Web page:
Saturday, October 13, 2012

A Seussical kind of day.......

Sounds funny and it really is ironic in some ways but my day on the water in Mathews County this past Wednesday was literally.......One fish, two fish, redfish, bluefish!  I landed three fish total over the course of 6 hours of fishing and hitting two different locations with my friend Darren.  We agreed to launch around mid-morning, since the tides and currents were running a little later than we normally launched in the past.

As fate would have it, the stars did not align for us on this day.  The day before, a front began moving in and resulted in a little bit of a cold snap overnight with temperatures creeping down into the upper 40's.  As per usual, the winds were up as well blowing at a steady 10-15 knot clip out of the West, not the forecast of 5-10 as noted on various weather sites for the area.

I arrived a few minutes ahead of time, so I figured I would just ride the outgoing current out to the planned fishing area.  Along the way out, there are plenty of fishy locations to target.  My favorite target areas are the push water spots in front of extended grassy points in tidal creeks.  This is the area immediately in front of the point that creates a lull in the current flow and allows any fleeing bait fish a place for refuge out of the swift current.  It also is a primary ambush location for predators like redfish, stripers and speckled trout who lay and wait on the downstream current seams and eddy pools.
So, I worked each of these locations as I drifted along and only encountered one half-hearted nibble.  When I made it to the inlet, the current was running a little better, so I found an eddy to sit in.  This technique allows kayakers to utilize the natural movement of an eddy to hold your position and still be able to fish without having to anchor.  Positioning myself here allowed my bait to work its way naturally with the current by casting back into the creek and letting it drift out to the bay with only a subtle twitch here and there.  Nothing.

I figured maybe the fish had moved out of the inlet already since the prime window for the outgoing current had already passed, so I headed out and worked the channel edges along the shoals by trolling two different lures.  Darren had made his way out to the inlet and anchored up in the same current seam I had just left.  He finally got some action and landed a smallish 14" striper.  For me, a whole bunch more of nothing.  I did have a gull drift along with me for a bit and watch me with some measure of curiosity as I moved about.
When no bites were found, I moved back to the southern side of the inlet and worked the shoreline grass and parallel cuts and drop offs.  Encountered a few small croaker bites but nothing of any size.  By this time, we were both contemplating other target areas, especially when one of the locals rolled up on Darren in their 18' fibergalss beast and literally dropped their anchor right on top of Darren.  Needless to say, neither of us were pleased, but who are we to argue with a mass of fiberglass and gas?   So we left and made our way back into the tidal creek.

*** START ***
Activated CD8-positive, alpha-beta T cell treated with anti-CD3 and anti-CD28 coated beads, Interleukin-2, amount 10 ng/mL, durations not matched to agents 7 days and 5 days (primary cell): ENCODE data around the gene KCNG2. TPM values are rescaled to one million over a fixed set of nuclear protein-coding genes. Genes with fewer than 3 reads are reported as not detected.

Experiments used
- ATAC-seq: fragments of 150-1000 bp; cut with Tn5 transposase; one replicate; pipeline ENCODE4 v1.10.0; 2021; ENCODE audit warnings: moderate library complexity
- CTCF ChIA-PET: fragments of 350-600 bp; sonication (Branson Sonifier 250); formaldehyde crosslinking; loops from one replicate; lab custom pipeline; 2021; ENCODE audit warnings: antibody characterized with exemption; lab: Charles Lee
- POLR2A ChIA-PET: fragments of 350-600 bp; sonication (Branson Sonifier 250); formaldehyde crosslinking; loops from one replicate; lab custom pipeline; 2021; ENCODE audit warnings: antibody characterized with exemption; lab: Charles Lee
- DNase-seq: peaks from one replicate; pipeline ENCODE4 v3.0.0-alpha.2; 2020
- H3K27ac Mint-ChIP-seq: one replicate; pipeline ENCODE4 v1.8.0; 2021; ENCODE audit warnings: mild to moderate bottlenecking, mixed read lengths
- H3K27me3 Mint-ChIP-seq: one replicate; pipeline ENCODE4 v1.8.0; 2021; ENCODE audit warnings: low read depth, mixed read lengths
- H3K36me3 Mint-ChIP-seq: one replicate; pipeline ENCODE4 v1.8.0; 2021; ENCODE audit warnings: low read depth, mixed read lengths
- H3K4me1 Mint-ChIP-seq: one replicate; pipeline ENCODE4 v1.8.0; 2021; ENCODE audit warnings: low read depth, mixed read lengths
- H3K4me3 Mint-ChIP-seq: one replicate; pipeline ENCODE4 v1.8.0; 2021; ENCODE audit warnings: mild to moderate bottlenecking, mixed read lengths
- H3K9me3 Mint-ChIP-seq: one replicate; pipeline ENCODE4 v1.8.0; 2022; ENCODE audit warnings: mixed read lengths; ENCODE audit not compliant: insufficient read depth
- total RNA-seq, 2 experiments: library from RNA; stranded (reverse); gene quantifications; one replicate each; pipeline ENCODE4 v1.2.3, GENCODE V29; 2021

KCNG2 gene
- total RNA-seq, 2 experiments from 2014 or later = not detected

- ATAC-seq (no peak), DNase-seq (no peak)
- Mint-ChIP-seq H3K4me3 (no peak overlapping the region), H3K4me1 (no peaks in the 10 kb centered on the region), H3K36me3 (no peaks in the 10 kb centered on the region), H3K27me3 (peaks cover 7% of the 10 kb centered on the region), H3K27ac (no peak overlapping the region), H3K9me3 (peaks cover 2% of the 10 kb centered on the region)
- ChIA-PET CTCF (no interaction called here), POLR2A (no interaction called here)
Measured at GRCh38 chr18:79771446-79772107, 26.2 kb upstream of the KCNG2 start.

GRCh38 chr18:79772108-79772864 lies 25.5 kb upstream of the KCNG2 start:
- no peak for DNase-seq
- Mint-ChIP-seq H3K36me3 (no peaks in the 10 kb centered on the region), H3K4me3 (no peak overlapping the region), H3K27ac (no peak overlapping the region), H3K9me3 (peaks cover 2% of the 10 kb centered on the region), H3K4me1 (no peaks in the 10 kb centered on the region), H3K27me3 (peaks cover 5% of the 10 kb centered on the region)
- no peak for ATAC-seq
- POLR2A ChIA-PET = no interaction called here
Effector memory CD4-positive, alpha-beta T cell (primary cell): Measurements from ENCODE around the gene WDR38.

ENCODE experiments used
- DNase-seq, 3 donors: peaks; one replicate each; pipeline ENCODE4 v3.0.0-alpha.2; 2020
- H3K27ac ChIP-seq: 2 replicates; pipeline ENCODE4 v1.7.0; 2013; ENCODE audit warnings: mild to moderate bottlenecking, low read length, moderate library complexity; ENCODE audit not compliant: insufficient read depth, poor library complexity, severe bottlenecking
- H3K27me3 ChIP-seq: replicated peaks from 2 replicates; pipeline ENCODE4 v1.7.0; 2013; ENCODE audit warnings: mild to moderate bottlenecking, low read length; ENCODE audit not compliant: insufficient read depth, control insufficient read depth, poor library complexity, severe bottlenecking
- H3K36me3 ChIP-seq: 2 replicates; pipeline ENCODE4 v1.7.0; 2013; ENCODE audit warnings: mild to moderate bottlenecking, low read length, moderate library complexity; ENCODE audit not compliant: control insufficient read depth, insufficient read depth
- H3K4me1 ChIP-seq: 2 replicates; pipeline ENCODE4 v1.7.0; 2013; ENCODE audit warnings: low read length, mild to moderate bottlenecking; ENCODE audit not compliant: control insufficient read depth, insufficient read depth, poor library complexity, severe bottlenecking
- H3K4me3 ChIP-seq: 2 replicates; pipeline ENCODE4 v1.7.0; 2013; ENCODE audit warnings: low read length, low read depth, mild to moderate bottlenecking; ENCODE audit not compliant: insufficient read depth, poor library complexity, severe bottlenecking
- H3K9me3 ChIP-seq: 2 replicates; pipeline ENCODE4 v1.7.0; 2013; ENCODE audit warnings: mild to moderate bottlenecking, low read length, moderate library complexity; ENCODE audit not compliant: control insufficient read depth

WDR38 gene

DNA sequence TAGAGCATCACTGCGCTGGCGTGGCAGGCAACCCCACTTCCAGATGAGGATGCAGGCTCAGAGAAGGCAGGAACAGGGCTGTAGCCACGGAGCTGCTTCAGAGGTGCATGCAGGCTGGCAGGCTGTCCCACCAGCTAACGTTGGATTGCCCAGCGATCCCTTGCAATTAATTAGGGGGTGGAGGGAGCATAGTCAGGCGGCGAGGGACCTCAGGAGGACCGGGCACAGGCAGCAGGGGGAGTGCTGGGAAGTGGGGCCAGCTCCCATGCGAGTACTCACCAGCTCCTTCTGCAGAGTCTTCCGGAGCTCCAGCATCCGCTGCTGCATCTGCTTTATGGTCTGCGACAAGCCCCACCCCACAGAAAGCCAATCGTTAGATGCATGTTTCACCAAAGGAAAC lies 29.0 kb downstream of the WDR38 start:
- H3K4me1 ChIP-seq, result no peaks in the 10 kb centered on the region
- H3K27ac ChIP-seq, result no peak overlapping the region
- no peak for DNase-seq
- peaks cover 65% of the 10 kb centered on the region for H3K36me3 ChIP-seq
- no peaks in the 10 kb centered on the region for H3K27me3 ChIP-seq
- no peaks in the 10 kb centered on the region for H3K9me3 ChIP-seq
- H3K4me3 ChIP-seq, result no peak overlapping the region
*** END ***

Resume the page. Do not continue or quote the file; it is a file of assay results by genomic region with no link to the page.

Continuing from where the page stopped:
I worked the shoreline along the way where I had previously landed some nice croaker and reds in my past trips to the area. I was rewarded with what would end up being the best fish of the day, a redfish that measured in at a shade over 15" that had a cool dot pattern.  He hit a chartreuse mullet on a Marsh Works short shank jig head.
 We worked a few more of the same target areas as I mentioned before, as well as creek mouths.........
and the small grass islands that you find buried deep inside the creek channels with nothing more than a couple minor hits but no takers........
After little action, we decided to load up and hit another spot that had reports of recent activity in the way of stripers.  We arrived and launched with high hopes of getting on some decent fish before the day was over.  Unfortunately, more of the same.....nothing.  I worked some structure around the bridges and got a few small hits but no takers, so I moved to an adjacent creek that had similar features as before - some current, grassy points and push water creating current seams.  A few minutes of diligent work and patience rewarded me with the second redfish of the day, albeit smaller at only 12" but a little chunky and this one was landed using the same jighead but with a shad colored mullet.
About this time, Darren called over to me on the phone and had decided to bag it for the day and head on in.  I agreed with him and told him I would be right behind him.  As I started to head back in, my line started to jump then stop, jump then stop, jump then stop.......I reeled in the slack to see if there was anything there and felt the head shake of a hooked fish but it didn't put up any fight.  Must be a small one then.  I retrieve all the line and quickly learn my reward was a bait fish sized bluefish.....
Not the best way to end the day, but I still caught a few fish.  In hindsight, I had broken one of my rules when planning a fishing trip.  I had launched with the intent of fishing the day after a front moved in and temperatures dropped.  I traditionally only fish in this situation when the temperatures are rising not falling, and I typically wait at least 48-72 hours to let the weather and water conditions stabilize.  If I had followed my basic rule, I would have targeted Friday as my fishing day versus Wednesday.

Oh well, I still worked my fishing plan for the day, caught some fish, spent some time with a friend on the water, found a new location to fish and returned home safely.  Not too bad of a day, even if allI could think about on the way home was how I had landed........

One fish, two fish, redfish, bluefish!

Tight lines, and be safe!

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